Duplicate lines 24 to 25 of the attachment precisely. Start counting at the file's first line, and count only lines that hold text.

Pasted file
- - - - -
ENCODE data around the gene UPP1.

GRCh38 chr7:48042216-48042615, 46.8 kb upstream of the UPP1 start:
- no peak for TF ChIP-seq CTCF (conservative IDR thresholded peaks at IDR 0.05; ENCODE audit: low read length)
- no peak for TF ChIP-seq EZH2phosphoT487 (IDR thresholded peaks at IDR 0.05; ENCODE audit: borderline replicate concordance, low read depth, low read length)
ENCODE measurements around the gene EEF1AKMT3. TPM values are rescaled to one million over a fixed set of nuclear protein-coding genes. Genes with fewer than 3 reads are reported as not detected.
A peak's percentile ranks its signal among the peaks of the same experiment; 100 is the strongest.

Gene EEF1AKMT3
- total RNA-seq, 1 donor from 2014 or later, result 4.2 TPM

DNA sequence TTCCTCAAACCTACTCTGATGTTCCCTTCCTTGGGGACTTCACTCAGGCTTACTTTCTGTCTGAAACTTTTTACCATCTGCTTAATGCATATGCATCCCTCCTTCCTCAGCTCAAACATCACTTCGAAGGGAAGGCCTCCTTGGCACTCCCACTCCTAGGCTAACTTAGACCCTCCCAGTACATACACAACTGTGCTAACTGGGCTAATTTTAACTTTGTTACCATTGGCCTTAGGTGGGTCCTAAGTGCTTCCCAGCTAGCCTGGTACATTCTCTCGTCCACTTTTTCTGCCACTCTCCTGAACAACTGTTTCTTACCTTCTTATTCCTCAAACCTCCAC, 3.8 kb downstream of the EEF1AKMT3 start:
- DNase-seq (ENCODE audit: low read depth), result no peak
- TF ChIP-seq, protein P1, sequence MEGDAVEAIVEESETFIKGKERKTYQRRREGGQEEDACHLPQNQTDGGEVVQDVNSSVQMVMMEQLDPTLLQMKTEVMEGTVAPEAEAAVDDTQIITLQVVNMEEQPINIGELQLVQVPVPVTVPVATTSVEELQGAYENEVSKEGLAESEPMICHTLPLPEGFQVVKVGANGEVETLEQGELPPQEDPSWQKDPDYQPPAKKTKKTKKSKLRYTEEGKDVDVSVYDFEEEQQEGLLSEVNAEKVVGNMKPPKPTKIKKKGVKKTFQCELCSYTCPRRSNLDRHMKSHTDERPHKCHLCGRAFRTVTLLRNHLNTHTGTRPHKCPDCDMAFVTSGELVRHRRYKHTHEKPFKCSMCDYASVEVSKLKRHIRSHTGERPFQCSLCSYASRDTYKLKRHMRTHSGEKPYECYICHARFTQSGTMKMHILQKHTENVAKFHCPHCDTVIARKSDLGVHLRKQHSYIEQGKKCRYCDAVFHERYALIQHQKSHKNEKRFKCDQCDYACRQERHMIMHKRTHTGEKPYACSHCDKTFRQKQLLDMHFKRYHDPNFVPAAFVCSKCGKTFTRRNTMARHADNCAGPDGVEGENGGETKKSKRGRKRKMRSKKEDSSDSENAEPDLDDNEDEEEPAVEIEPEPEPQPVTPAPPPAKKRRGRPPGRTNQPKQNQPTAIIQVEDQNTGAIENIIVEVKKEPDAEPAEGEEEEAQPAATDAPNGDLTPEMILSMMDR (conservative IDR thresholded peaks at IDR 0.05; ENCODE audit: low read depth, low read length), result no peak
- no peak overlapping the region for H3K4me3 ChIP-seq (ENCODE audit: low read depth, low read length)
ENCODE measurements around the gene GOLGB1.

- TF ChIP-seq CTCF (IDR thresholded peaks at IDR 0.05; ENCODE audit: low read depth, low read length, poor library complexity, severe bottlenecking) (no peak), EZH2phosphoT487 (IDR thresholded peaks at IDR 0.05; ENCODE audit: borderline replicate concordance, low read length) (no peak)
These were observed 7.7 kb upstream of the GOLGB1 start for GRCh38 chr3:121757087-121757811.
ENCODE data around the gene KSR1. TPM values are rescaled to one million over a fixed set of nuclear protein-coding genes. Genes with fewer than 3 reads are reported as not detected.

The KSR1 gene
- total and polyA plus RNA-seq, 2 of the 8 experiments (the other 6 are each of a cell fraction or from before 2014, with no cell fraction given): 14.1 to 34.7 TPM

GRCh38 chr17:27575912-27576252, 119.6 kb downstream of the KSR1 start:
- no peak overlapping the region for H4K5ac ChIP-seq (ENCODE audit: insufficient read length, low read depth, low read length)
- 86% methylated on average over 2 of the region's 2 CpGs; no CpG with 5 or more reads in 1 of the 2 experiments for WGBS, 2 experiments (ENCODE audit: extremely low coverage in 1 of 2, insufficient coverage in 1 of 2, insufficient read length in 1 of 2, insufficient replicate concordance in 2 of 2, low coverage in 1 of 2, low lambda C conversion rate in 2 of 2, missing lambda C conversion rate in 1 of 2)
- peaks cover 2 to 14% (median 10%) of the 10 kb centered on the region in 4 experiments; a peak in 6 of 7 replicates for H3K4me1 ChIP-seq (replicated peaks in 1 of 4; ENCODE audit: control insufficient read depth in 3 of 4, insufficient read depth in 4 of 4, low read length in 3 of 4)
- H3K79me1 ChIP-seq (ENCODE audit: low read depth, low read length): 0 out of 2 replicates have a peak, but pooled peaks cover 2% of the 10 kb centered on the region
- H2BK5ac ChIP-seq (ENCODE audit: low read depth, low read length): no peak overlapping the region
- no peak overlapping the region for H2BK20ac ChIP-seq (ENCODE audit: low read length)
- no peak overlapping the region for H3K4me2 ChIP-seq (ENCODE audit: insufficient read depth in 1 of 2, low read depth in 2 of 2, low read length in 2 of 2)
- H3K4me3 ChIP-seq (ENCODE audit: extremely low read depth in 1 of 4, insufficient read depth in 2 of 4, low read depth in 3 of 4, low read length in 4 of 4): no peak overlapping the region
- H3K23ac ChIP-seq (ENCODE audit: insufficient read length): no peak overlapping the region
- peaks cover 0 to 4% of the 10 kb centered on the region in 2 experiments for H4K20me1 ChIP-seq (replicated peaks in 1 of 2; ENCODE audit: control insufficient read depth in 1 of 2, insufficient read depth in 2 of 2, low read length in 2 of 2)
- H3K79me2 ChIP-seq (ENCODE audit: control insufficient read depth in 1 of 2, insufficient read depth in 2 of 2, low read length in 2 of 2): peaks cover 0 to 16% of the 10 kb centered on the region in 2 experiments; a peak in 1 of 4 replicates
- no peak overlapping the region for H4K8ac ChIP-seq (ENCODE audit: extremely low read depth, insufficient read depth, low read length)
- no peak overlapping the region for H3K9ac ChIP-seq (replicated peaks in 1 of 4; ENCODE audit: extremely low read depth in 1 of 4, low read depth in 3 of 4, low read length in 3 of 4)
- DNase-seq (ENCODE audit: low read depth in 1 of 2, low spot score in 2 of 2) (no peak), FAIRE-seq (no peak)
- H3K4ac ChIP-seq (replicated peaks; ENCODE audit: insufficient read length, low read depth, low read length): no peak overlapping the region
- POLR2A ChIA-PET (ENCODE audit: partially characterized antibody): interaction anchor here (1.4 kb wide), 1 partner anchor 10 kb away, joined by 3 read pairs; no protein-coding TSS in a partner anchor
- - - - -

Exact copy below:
- H2BK5ac ChIP-seq (ENCODE audit: low read depth, low read length): no peak overlapping the region
- no peak overlapping the region for H2BK20ac ChIP-seq (ENCODE audit: low read length)